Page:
I want to make a point that I found the dress length to be very, very long.  I had to make a 5 inch hem to bring it up to a decent 20’s style length.  The arched hip/skirt seam seems to fall in the right spot on my body so I really don’t think the dress needs to be shortened from out of the bodice area, just from out of the skirt section itself.  There is a blind hem done at the bottom of the skirt to make the large 5 inch turn up invisible.

100_4109     Using plaid for this Past Pattern makes sewing the dress extremely fun and easy.  Folding in the box pleats was merely a matter of matching up lines of the plaid.  This minimized the necessity of full chalk markings, which, in the end, saved some time.  Now you can see how the dress was quite easy and not too challenging to make, but a tad time consuming at the same time. 1926 vertical jabot dress pattern ad-cropped

My plaid 1928 dress is ridiculously fun and extremely comfy to wear – totally an easy play, shop, work, and general do-it-all in vintage style type of garment.  The only thing that stumps me is the decision to tie or not to tie the long neckband.  It looks so cute both ways!  According to this vintage 1926 magazine ad for a pattern, it looks like ladies wore it both ways.  Which way do you like?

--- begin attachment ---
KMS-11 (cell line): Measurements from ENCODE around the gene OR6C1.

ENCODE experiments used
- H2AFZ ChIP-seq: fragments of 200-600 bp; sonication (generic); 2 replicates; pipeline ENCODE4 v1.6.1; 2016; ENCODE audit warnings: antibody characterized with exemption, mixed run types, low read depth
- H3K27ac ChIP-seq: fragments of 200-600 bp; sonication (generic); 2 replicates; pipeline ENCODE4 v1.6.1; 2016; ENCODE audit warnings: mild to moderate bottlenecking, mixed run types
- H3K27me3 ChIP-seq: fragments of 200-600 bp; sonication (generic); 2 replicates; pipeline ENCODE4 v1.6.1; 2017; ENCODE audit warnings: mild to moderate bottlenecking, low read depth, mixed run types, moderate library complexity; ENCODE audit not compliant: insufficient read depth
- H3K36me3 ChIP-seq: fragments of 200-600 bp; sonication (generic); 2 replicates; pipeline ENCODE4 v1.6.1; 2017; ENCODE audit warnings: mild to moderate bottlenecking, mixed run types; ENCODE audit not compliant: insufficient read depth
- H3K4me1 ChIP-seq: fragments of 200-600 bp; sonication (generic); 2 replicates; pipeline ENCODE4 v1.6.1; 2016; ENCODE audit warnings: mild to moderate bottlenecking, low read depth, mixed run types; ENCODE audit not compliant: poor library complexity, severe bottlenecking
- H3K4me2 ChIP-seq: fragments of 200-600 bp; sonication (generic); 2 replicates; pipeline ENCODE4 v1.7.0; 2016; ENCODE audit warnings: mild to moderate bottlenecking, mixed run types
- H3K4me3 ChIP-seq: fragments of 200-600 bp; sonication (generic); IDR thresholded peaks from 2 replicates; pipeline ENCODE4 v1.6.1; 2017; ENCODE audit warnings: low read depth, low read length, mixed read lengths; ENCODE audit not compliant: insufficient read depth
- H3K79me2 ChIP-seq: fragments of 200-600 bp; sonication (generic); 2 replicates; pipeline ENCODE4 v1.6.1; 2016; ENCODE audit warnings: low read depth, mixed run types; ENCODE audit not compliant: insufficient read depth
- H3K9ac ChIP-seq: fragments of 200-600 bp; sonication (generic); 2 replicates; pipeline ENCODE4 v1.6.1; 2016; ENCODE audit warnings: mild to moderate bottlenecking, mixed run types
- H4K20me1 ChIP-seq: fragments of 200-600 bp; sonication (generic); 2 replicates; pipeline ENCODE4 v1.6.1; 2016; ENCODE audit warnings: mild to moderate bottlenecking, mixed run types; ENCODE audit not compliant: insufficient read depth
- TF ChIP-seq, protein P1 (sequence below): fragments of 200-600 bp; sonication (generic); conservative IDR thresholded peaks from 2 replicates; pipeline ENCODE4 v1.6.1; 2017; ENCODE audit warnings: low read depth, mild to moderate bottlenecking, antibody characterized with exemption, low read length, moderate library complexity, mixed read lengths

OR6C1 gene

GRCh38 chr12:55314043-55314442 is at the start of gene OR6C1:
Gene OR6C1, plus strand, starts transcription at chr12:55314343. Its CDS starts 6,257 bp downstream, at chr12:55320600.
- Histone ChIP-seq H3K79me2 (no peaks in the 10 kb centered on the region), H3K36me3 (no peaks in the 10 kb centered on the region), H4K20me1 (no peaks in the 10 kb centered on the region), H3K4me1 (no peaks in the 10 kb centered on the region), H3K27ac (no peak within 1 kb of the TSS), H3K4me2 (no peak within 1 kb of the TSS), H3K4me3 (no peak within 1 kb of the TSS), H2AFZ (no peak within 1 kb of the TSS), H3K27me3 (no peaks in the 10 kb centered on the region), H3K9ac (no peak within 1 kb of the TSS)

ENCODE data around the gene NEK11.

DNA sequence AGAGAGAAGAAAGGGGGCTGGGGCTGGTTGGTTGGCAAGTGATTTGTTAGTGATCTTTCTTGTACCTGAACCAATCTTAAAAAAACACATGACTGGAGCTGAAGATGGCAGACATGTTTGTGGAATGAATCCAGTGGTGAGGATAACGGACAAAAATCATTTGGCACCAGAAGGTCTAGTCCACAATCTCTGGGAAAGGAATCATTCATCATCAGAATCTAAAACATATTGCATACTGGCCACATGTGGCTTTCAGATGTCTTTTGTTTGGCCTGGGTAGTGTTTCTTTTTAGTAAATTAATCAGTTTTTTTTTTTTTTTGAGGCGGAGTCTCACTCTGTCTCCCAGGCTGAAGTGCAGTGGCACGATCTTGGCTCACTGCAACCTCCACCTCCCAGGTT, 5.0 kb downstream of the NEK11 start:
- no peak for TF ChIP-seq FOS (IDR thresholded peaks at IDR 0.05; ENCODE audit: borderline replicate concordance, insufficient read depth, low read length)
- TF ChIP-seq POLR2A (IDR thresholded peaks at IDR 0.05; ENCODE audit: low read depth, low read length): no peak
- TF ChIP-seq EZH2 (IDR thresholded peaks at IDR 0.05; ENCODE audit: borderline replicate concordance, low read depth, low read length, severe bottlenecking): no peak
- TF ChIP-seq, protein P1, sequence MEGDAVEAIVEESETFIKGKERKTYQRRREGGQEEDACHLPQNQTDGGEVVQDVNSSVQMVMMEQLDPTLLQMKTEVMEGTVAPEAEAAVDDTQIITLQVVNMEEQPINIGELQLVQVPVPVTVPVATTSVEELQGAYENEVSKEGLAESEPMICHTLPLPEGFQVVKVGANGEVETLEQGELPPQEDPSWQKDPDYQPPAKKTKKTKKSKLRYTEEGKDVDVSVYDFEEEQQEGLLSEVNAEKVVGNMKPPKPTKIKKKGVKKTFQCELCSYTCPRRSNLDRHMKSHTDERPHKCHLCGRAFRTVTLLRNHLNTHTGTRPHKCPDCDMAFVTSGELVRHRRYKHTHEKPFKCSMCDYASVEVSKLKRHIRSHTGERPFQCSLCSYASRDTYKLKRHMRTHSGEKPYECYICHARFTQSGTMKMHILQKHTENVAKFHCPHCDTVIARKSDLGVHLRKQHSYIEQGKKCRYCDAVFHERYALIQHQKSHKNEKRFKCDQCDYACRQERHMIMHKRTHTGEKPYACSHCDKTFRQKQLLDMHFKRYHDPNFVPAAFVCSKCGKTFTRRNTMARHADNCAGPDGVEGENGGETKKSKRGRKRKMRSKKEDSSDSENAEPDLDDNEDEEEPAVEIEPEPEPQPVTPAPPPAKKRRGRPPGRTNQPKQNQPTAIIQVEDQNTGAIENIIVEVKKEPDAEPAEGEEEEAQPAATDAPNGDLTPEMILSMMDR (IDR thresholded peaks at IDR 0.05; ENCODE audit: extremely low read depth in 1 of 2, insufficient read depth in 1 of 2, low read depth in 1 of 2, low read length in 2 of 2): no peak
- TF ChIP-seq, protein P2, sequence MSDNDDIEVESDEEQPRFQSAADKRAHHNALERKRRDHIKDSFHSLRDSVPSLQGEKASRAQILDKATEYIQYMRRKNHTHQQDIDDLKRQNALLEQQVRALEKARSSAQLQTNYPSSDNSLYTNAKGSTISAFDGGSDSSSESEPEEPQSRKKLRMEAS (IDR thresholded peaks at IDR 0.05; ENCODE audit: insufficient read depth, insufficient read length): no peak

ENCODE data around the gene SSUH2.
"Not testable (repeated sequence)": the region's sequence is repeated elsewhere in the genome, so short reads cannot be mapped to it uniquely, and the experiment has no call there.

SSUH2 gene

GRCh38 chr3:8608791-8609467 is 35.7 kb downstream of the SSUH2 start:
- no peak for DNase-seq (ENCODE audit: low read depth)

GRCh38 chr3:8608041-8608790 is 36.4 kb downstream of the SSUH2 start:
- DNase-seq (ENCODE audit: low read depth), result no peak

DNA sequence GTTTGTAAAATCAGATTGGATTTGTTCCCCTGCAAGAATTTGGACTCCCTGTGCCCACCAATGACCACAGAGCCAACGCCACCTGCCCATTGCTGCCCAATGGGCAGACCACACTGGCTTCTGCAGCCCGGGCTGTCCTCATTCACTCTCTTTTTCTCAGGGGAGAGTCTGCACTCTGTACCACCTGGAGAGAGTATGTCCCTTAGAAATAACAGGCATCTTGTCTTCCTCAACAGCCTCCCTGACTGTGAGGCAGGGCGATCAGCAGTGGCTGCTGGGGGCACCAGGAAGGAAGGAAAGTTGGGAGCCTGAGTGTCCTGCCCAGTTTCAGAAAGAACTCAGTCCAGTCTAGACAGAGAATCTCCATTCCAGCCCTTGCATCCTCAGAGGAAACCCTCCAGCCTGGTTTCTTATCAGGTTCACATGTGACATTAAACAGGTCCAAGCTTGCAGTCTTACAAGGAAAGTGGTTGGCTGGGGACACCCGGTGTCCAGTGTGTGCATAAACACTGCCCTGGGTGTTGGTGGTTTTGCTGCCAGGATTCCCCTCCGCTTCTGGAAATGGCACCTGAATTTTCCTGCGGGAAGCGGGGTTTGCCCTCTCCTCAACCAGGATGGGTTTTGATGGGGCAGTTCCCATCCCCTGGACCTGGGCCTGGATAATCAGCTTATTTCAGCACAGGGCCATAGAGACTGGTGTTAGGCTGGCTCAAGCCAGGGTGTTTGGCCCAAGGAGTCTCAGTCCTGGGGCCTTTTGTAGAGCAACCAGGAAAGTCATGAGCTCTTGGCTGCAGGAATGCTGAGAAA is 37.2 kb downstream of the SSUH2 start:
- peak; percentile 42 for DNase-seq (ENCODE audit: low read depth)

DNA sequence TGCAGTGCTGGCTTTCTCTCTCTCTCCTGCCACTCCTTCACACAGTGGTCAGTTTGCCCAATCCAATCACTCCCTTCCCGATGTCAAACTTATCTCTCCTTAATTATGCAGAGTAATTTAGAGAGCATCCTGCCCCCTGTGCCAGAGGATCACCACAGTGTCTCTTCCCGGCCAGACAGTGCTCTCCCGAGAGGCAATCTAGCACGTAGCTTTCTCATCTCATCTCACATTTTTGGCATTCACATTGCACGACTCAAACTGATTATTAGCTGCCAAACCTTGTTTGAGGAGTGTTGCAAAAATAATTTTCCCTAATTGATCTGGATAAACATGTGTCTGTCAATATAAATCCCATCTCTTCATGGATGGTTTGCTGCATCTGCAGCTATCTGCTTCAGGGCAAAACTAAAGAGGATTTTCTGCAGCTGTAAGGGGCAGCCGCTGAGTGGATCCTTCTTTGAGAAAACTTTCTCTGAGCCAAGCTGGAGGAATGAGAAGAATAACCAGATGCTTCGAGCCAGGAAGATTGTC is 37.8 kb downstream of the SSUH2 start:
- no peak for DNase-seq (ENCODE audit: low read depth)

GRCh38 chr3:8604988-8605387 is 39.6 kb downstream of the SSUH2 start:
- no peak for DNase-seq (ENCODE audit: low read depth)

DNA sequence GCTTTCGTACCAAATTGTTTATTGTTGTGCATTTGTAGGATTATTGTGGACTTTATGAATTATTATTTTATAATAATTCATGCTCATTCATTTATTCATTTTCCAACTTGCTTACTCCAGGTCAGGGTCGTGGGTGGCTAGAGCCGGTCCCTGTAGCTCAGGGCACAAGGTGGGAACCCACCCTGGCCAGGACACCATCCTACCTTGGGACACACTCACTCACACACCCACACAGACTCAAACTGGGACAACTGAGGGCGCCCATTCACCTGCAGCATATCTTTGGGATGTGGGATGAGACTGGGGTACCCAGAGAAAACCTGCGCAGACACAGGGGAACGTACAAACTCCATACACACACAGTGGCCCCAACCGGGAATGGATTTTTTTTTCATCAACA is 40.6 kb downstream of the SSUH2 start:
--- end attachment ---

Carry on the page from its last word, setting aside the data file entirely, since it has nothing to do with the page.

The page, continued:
There are plenty more pictures, especially some extra detail shots, on my Flickr Seam Racer page.  Also, if you’re interested (like me) in some amazing history tidbits, pop on over to ‘History Orb.com’ (link here) to get some ‘wow’ moments as you run through the info.

Year 1943 – My “Workday Style” Plaid Skirt

I have found that, for myself, once a weakness or fear is conquered in regards to a certain sewing skill, that it then becomes something very enjoyable to do.  Such good feelings happen because I end up with more confidence towards something which had been a boundary.  I don’t want any walls to hold me back from what is possible.